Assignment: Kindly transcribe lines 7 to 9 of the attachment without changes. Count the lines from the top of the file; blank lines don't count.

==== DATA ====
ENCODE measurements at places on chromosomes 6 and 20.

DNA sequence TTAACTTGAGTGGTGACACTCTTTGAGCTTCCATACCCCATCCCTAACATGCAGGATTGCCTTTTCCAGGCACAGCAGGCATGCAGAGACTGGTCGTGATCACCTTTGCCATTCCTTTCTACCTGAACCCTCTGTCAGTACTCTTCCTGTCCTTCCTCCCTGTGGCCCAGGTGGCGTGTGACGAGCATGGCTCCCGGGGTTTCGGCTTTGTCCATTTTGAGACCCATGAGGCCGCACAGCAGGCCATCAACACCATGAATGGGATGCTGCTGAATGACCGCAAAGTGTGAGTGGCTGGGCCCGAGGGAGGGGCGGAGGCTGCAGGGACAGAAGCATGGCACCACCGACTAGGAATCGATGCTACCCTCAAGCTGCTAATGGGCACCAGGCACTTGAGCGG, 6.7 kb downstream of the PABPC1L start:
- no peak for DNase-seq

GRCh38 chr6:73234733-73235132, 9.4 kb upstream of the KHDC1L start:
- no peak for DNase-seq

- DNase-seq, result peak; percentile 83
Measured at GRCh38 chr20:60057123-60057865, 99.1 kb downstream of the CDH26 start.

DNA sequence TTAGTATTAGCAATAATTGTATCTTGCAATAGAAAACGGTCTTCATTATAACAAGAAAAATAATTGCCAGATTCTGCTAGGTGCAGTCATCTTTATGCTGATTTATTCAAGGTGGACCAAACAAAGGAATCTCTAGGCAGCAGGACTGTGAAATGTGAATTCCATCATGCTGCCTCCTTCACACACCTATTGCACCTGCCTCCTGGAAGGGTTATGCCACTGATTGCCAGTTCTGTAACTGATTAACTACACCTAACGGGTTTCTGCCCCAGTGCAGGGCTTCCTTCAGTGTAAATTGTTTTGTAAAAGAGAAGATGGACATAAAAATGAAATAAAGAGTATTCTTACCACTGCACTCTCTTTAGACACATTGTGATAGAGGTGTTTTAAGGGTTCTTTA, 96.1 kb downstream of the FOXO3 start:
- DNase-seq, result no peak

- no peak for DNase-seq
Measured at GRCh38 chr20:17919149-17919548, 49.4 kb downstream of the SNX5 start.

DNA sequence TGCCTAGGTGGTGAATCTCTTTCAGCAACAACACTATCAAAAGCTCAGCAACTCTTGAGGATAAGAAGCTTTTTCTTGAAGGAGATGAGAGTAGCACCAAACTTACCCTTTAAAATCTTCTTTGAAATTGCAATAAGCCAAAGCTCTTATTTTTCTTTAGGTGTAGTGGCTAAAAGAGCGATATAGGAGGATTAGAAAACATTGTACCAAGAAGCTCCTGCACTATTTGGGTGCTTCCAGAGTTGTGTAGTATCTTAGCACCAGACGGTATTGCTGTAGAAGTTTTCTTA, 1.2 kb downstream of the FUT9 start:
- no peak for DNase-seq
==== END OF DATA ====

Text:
Measured at GRCh38 chr20:60057123-60057865, 99.1 kb downstream of the CDH26 start.

DNA sequence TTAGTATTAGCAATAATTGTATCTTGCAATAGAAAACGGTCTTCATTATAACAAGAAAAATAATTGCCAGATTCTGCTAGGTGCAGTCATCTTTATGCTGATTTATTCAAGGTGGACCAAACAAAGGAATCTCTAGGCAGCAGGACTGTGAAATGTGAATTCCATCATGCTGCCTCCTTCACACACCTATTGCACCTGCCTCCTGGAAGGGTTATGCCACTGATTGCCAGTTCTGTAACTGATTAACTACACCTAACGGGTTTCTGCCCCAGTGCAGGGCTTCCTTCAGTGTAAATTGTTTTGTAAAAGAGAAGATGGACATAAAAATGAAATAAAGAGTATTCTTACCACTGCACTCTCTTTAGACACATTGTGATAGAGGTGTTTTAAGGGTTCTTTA, 96.1 kb downstream of the FOXO3 start:
- DNase-seq, result no peak